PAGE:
When someone spends the better part of her 82 years making a concrete difference in the lives of others the way Carolie Evans did, it's no wonder her passing was so strongly felt throughout her community. The devout and tireless conservationist passed on Jan. 4 from complications following a brain aneurysm.
Well known throughout the Guilford community for her graceful manner, diligent work ethic, astute attention to detail, and zeal to protect and preserve land in Connecticut, Evans was widely respected for her patience, her professionalism, her ability to see the long-range picture, and her sincere intentions to do whatever she could to preserve and protect the land so it could be appreciated and used by everyone.
"My mother really loved it when she saw people using the land, hiking it, enjoying it, respecting it," said Evans's daughter Sally Harold, who works for the Connecticut Chapter of The Nature Conservancy. "She instilled in us from a very young age a deep appreciation of nature and the connection between places."
Evans was the past president and longtime board member of Guilford Land Conservation Trust, former director of land protection at the Connecticut Chapter of the Nature Conservancy, and served as the chair of the Guilford Land Acquisition Commission. She set up Guilford's community gardens on Nut Plains Road and organized the formation and incorporation of Guilford Recycling in 1974-12 years before recycling became mandated by the state-donating funds earned from the sale of the community's donated glass and aluminum to the Guilford Land Conservation Trust (GLCT) for open space acquisition. She was named to the National Land Trust Council and was honored by the GLCT in 2010 for her efforts to protect open space in Guilford; the trust committed $70,000 from its general fund to launch an endowment fund in her name.
"Carolie was instrumental in nearly every major open space purchase in Guilford. Her positive, patient, and meticulous approach was an inspiration to anyone fortunate enough to work with her. We will miss her terribly, but we are honored to continue her work," said GLCT President Sarah Williams.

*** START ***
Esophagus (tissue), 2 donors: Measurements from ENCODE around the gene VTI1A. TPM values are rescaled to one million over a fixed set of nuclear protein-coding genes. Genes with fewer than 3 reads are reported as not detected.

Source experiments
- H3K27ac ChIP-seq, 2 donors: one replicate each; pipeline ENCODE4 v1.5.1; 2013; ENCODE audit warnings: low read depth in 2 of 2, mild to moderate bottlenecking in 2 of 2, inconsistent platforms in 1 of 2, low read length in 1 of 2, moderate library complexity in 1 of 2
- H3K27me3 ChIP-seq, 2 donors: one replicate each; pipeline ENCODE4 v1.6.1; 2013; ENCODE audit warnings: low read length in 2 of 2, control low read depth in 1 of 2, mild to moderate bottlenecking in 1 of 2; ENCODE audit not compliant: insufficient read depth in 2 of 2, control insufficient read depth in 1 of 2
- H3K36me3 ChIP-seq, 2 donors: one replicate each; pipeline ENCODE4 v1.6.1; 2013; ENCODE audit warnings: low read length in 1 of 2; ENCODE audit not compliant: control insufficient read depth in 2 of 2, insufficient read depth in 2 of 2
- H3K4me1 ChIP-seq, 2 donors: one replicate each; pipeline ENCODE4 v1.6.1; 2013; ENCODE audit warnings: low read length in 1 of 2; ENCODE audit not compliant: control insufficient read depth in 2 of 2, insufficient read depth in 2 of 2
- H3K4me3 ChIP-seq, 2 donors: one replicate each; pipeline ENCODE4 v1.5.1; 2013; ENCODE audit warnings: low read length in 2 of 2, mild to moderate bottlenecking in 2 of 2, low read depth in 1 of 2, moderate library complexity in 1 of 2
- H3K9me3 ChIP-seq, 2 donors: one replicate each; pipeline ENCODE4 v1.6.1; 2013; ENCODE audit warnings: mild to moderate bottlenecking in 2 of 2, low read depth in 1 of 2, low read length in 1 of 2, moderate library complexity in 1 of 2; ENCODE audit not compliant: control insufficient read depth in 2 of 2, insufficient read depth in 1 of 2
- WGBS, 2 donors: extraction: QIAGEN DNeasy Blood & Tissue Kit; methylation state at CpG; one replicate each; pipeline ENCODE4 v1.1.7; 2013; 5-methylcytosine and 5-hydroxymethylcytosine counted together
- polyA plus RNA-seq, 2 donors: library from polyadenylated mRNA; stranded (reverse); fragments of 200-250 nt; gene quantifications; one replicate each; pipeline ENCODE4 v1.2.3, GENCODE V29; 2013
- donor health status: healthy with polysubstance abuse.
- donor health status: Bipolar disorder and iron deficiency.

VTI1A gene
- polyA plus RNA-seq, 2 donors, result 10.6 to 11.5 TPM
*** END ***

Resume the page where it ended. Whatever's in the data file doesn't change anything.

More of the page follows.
One of Carolie's most crowning achievements was the successful negotiation and acquisition of the 600-acre East River Preserve, which she worked on for more than four years.
"The East River Preserve was the largest undeveloped piece of land in Guilford, and she negotiated the purchase of that parcel through federal grant funding and town bonding, which passed with an 85 percent approval. The Preserve was such an important acquisition for the town because it is a mixture of fields, river waterfront, woodlands, hills, rocks, and trees-an entire ecosystem that we were fortunate to be able to preserve," said Guilford Selectman Gary MacElhiney, who worked closely with Evans on that project.
He added, "Carolie had a tremendous effect on everyone. It really was her life's work to become aware of any opportunity to preserve open space, then work toward making it happen. She was a great mentor to all of us on the land trust. She was always gracious and kind, always positive and persistent and a pleasure to work with, making sure that everyone was always on task in a kind, gentle, positively persistent way. She was a terrific woman who will be greatly missed."
David Kozak of the Connecticut Department of Energy & Environmental Protection Office of Long Island Sound Programs admired her ability to achieve consensus.
"I was always so impressed with the way Carolie overcame challenges and was able to defuse controversial issues. She always respected people's opinions and she was deliberately passionate about her work, always keeping the long view in mind. I wish we had more people like her," Kozak said. "I learned a lot from her in the way she accomplished things [by] being patient, being deliberate, knowing the facts, and paying attention to detail. She was a joy to work with."
"She had a great way of connecting others and bringing them on board with her to get what needed to get done, completed," Harold said of her mother. "And she was fantastic at recognizing the potential for action and then taking action in a very warm and welcoming way. It was her gentle, quiet manner that helped her get a lot of things done."
Outside of preserving nature, Carolie also made every effort to enjoy it as well. An avid hiker, skier, and gardener, she learned to sail on Lake Erie and ended up being one of four women representing the Sachem's Head Yacht Club in the Adams Cup Eliminations.
"I thought everyone grew up with a mom like mine. When I realized they didn't, I appreciated her even more," said Harold.
Evans's legacy in Guilford will be miles of hiking trails, acres of preserved open space, and a template for others who wish to continue that work. A celebration of her life will be held at the First Congregational Church in Guilford on Saturday, Jan. 25 at 11 a.m. Contributions in her memory may be made to the Guilford Land Conservation Trust, P.O. Box 200, Guilford, CT 06427; or The Nature Conservancy, 55 Church St., New Haven, CT 06510.